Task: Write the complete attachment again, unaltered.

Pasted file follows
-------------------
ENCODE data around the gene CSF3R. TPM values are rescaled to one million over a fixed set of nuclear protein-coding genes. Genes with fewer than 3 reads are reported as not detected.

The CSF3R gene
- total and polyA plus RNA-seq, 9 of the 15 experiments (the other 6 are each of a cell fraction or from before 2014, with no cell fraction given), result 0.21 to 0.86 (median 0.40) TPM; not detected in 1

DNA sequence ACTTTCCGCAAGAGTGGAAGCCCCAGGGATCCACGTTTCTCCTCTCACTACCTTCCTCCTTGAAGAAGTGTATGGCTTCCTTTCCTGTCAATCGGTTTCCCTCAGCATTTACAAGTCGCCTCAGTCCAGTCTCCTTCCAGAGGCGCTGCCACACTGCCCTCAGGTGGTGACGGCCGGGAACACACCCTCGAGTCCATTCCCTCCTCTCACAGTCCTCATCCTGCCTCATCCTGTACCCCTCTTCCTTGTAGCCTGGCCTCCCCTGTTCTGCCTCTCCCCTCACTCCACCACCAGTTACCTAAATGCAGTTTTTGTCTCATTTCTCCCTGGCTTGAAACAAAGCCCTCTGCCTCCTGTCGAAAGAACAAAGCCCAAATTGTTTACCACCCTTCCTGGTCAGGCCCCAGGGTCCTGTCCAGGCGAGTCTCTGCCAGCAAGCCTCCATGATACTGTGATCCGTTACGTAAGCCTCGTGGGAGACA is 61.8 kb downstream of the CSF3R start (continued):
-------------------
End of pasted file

ENCODE data around the gene CSF3R. TPM values are rescaled to one million over a fixed set of nuclear protein-coding genes. Genes with fewer than 3 reads are reported as not detected.

The CSF3R gene
- total and polyA plus RNA-seq, 9 of the 15 experiments (the other 6 are each of a cell fraction or from before 2014, with no cell fraction given), result 0.21 to 0.86 (median 0.40) TPM; not detected in 1

DNA sequence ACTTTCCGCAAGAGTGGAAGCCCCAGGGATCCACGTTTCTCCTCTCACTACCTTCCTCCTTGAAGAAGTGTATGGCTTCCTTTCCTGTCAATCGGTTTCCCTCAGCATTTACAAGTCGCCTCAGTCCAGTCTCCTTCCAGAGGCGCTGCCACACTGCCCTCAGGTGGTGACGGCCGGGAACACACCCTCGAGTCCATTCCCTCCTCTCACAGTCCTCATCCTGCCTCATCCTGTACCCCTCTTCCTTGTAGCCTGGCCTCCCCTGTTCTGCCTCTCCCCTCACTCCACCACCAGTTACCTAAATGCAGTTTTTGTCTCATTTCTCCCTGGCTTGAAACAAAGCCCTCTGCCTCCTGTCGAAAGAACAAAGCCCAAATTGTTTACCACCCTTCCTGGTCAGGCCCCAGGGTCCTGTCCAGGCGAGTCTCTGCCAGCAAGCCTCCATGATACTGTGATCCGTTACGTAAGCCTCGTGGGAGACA is 61.8 kb downstream of the CSF3R start (continued):